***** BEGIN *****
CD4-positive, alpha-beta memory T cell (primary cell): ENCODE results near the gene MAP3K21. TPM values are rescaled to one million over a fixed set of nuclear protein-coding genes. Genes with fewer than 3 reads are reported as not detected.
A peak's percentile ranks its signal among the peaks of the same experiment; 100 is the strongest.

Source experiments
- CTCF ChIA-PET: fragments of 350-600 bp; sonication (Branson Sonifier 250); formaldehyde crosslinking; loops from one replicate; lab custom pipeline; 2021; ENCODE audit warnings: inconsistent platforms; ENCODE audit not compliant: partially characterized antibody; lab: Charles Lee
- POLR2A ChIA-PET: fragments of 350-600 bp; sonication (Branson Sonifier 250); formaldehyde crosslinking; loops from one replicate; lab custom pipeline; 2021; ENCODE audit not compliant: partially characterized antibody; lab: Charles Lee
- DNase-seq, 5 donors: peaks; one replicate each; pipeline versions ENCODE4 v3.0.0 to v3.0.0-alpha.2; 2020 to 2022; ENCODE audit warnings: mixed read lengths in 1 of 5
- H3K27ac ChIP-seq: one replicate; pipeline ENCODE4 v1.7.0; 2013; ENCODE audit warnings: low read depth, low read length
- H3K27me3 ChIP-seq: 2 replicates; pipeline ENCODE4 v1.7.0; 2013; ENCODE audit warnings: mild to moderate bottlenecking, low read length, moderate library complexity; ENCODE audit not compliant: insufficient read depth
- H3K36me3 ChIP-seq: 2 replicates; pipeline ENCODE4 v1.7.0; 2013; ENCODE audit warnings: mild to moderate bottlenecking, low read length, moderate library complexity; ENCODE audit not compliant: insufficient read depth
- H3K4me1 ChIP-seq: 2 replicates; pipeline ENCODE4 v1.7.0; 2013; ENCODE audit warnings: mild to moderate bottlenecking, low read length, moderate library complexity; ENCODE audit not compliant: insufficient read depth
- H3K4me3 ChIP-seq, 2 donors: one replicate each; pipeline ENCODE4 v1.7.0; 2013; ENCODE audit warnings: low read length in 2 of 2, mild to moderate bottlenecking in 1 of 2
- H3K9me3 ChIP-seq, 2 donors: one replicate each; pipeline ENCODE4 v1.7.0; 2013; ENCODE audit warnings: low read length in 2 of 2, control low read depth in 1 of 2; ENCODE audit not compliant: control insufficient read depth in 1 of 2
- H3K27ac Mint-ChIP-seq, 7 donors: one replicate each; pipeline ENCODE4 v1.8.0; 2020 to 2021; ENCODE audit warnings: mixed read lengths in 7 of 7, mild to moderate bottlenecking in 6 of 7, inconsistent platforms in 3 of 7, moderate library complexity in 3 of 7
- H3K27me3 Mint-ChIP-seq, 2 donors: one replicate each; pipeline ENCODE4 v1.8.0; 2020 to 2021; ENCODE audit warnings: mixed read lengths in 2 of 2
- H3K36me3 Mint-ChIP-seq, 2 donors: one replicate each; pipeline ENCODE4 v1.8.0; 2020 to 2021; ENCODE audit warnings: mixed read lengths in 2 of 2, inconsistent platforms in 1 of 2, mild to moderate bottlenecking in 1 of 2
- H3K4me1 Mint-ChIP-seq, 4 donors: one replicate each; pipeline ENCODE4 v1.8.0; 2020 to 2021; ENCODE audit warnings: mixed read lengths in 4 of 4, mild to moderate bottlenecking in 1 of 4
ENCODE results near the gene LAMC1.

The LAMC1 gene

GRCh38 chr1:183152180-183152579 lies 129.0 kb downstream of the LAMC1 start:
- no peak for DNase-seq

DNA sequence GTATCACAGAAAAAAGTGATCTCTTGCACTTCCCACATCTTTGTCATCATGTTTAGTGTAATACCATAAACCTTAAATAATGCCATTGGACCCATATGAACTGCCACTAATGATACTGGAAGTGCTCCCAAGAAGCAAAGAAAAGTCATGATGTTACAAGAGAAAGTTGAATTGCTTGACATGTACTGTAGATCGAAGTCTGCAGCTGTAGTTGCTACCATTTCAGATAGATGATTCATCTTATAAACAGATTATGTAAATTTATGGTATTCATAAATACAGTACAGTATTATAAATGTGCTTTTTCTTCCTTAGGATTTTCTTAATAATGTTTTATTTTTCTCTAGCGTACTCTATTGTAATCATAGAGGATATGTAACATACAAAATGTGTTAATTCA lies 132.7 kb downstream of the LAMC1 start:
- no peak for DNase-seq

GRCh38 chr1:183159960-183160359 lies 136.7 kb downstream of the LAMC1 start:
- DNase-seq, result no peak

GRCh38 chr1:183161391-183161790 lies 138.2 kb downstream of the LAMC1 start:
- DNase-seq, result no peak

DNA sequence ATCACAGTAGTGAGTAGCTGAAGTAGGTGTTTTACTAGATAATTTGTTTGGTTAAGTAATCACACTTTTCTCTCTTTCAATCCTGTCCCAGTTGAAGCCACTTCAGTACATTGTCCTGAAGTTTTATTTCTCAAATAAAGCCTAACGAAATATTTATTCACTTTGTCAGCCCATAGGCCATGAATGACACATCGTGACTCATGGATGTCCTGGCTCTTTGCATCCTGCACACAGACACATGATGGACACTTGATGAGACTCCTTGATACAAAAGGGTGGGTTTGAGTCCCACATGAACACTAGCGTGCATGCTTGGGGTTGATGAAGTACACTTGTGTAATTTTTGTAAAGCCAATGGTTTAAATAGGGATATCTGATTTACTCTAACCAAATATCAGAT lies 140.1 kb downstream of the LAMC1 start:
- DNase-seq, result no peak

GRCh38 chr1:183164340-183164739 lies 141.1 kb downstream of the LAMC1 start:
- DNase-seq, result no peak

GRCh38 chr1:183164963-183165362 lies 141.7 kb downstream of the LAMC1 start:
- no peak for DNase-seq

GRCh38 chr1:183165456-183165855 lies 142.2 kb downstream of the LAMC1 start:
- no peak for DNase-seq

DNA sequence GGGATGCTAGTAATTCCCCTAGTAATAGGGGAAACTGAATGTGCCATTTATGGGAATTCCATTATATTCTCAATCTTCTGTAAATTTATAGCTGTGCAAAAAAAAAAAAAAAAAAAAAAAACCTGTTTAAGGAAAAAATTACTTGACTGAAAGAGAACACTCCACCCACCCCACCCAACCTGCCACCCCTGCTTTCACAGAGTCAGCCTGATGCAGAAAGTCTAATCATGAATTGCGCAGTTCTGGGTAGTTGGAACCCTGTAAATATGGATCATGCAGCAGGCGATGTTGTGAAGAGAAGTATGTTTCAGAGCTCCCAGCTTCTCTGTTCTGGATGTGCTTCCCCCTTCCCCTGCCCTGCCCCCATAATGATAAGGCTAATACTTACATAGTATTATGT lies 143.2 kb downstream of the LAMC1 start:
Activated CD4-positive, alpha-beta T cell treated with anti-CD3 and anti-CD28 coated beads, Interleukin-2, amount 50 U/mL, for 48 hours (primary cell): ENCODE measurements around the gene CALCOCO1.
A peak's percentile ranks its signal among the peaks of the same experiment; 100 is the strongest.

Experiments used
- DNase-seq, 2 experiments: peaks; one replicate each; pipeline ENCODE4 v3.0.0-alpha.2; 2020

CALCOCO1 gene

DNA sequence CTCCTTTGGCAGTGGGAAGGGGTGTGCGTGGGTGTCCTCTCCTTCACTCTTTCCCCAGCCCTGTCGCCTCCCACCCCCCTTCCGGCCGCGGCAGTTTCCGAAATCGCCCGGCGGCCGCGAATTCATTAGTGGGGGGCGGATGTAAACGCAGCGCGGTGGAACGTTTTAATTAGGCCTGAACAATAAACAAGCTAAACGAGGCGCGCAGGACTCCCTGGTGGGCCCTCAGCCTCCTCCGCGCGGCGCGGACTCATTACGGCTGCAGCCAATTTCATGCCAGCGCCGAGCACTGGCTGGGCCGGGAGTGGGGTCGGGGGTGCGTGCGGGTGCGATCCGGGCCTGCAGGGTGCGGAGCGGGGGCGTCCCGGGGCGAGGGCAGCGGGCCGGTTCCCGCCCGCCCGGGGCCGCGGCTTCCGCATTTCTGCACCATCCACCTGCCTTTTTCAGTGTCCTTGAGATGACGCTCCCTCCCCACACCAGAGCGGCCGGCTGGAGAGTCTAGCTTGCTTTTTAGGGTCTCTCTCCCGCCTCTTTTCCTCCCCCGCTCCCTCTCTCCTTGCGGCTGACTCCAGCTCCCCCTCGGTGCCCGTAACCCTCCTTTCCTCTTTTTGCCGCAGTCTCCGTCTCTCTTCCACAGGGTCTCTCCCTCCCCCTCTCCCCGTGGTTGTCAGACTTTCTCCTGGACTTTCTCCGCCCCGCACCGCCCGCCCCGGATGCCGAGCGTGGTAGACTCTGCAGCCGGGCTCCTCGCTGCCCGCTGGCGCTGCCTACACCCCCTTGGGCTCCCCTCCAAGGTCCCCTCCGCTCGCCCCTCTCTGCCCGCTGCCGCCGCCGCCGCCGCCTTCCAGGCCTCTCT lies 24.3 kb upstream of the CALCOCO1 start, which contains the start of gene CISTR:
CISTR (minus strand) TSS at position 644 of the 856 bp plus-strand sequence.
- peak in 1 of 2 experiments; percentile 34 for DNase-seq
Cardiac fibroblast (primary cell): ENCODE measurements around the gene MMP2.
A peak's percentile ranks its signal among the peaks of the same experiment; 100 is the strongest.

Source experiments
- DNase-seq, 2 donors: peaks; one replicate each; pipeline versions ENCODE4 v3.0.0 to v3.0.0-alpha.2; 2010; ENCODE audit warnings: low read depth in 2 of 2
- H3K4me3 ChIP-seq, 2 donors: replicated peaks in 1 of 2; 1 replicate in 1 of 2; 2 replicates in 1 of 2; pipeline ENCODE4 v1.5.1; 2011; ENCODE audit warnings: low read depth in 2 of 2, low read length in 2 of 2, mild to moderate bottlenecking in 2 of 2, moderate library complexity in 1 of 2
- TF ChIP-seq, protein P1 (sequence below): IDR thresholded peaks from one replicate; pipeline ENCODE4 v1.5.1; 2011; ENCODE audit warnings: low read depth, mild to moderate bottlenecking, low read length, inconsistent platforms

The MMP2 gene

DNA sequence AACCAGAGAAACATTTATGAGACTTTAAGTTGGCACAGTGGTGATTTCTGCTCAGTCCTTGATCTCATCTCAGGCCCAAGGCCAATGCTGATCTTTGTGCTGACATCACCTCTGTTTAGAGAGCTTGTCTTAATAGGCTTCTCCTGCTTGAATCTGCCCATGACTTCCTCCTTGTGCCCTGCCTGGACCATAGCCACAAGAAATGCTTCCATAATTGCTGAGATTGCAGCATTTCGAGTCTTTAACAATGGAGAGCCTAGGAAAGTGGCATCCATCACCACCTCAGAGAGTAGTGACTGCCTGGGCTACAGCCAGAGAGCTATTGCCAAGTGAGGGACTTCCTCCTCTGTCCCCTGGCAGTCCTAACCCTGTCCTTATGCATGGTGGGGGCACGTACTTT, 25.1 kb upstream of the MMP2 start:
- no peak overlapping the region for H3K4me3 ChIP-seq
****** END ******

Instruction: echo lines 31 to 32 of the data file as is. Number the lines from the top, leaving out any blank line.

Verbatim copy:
GRCh38 chr1:183164963-183165362 lies 141.7 kb downstream of the LAMC1 start:
- no peak for DNase-seq